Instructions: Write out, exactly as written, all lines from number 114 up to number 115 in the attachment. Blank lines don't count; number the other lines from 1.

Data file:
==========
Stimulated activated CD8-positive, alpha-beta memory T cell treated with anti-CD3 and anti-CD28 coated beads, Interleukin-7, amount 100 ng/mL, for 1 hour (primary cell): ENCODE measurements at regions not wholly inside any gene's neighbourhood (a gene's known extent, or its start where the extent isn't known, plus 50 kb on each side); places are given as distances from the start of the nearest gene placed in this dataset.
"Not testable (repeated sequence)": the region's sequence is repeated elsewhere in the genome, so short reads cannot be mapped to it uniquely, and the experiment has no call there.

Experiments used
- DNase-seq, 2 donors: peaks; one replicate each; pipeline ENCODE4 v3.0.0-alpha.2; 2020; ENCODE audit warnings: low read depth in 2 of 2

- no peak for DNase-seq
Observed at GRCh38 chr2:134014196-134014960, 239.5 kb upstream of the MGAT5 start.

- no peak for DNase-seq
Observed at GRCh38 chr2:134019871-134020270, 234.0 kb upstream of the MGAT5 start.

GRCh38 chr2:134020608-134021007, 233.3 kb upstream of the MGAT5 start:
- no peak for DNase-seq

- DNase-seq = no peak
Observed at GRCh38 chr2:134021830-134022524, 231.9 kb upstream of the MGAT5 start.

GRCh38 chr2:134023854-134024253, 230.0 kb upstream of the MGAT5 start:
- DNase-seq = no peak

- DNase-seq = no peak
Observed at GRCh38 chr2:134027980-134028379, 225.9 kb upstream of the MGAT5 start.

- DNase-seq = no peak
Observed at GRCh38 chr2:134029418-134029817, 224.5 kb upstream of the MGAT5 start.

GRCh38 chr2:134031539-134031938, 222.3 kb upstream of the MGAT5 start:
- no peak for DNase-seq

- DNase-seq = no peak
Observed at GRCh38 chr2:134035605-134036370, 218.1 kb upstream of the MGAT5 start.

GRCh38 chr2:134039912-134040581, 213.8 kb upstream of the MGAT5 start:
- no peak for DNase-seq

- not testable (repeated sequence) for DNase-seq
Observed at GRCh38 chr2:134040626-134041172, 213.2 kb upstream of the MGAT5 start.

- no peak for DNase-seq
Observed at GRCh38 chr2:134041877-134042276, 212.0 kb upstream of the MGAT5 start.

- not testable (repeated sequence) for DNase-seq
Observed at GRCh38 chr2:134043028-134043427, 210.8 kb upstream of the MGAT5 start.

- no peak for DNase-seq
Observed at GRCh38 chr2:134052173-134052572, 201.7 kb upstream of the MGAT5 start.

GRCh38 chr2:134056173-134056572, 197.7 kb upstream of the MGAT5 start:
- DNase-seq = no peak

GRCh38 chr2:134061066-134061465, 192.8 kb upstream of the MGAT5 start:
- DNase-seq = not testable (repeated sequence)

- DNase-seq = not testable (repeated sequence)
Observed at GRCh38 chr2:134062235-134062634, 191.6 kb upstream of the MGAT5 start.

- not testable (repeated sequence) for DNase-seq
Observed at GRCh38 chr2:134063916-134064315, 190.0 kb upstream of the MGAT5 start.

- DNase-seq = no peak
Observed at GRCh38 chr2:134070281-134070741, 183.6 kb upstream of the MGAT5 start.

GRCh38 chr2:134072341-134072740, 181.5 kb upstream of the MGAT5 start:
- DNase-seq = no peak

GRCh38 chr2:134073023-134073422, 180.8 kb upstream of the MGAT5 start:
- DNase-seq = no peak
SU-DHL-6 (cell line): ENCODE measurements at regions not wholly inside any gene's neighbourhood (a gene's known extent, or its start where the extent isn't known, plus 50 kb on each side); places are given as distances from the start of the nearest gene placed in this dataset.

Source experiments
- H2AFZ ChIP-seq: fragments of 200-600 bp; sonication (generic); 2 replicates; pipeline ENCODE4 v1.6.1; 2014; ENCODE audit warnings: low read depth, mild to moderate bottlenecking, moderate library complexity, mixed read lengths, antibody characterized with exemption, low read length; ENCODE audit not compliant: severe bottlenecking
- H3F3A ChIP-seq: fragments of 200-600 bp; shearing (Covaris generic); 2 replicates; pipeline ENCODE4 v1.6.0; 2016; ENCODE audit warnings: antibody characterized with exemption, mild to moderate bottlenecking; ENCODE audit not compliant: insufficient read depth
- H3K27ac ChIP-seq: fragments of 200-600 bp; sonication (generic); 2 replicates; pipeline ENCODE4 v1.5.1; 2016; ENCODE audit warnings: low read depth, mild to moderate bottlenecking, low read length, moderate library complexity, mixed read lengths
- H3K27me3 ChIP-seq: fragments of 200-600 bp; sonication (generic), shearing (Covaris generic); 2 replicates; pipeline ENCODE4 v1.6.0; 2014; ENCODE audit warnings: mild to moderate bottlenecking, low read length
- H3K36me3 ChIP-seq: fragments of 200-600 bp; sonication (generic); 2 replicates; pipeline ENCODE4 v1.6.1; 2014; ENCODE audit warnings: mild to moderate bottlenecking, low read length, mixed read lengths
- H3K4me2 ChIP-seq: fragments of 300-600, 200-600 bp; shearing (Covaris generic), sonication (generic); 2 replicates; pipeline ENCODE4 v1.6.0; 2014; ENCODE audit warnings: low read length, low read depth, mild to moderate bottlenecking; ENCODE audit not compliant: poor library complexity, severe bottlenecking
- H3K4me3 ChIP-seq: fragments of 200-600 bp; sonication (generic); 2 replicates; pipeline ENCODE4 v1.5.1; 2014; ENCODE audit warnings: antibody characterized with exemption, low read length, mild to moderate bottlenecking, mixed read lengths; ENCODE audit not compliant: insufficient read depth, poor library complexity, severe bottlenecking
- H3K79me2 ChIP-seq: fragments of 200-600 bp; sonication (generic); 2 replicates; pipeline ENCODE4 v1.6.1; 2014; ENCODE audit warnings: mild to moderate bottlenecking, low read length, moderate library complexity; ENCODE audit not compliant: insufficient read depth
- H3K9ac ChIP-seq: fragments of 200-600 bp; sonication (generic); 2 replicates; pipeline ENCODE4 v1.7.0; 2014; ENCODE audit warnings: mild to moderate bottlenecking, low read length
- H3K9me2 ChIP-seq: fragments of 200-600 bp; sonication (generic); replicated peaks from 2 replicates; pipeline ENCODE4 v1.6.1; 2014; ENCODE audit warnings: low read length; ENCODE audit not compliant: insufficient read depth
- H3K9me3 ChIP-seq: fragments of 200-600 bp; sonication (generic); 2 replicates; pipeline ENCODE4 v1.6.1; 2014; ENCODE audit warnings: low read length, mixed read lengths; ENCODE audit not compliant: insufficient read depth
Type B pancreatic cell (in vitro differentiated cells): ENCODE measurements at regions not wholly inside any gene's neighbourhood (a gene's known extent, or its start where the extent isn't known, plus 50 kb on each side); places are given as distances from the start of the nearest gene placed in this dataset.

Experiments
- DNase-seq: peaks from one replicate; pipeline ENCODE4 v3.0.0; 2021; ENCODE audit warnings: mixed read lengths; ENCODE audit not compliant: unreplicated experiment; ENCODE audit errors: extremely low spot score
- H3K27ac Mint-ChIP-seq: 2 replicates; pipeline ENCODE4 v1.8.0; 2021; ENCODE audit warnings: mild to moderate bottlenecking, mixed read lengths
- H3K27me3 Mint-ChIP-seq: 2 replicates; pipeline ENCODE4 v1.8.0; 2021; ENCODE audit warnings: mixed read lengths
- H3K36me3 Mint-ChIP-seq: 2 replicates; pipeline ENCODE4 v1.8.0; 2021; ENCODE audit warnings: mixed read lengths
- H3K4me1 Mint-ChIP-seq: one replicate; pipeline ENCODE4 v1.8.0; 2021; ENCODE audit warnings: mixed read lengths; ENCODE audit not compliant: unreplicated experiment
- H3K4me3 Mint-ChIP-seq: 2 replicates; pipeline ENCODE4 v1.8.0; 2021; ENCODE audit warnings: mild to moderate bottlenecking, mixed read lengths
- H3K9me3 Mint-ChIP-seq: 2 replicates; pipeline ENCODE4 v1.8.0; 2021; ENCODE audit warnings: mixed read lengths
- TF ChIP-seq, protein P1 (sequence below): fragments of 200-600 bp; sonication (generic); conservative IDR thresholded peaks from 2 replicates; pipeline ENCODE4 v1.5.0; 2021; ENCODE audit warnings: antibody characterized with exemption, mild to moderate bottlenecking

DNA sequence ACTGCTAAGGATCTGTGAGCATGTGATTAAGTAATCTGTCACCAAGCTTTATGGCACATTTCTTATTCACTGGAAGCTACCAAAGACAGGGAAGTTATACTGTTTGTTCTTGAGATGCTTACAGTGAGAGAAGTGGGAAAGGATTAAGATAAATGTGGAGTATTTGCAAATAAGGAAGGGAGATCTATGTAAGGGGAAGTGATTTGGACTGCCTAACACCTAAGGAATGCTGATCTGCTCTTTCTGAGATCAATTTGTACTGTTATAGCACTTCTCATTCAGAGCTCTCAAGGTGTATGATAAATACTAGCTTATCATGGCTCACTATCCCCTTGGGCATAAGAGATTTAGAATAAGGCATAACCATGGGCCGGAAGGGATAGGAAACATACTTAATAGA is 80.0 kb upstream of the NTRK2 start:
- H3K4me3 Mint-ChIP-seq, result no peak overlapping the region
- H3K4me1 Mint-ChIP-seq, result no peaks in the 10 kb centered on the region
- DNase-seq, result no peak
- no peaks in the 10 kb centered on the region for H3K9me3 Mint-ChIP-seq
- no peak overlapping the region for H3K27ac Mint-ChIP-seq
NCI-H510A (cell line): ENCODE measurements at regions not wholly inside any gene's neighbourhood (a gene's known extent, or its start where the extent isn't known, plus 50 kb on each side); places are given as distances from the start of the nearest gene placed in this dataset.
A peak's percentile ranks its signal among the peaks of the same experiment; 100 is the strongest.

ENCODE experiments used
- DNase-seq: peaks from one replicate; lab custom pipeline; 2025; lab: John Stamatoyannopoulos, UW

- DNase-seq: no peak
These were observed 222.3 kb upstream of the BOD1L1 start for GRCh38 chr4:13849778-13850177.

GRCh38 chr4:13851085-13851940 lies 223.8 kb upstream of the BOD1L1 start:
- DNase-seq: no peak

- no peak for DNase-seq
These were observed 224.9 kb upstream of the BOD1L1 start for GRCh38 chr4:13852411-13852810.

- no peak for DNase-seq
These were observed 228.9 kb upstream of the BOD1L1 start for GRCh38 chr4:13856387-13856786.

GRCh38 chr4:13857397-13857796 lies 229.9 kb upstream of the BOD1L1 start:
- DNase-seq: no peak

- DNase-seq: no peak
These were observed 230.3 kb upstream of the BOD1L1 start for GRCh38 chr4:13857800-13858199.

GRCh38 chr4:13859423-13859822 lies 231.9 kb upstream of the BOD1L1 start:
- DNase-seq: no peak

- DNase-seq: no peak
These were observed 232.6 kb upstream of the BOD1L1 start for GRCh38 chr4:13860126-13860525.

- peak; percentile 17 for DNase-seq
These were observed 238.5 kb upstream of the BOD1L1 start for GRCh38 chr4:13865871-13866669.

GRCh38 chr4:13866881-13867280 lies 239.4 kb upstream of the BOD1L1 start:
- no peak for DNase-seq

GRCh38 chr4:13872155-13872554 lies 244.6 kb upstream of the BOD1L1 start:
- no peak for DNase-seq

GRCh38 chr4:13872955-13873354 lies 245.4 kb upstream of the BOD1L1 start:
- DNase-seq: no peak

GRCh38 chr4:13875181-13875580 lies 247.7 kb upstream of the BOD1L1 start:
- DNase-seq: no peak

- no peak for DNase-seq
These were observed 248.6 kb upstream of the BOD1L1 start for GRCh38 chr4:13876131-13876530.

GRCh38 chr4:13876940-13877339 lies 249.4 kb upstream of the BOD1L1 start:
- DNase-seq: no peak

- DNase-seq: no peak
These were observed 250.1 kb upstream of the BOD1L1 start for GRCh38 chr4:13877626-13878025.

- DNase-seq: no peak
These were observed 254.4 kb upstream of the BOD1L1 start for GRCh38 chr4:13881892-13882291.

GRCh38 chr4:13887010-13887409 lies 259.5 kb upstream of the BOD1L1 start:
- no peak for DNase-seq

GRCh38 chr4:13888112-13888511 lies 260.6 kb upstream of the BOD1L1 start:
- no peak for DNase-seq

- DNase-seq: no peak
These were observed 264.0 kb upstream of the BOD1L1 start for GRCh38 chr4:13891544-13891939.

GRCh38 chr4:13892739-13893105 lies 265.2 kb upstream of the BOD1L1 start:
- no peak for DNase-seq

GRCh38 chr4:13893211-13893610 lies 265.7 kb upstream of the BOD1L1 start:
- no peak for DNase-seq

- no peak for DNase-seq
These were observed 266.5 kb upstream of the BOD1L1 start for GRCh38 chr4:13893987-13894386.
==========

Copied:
GRCh38 chr4:13887010-13887409 lies 259.5 kb upstream of the BOD1L1 start:
- no peak for DNase-seq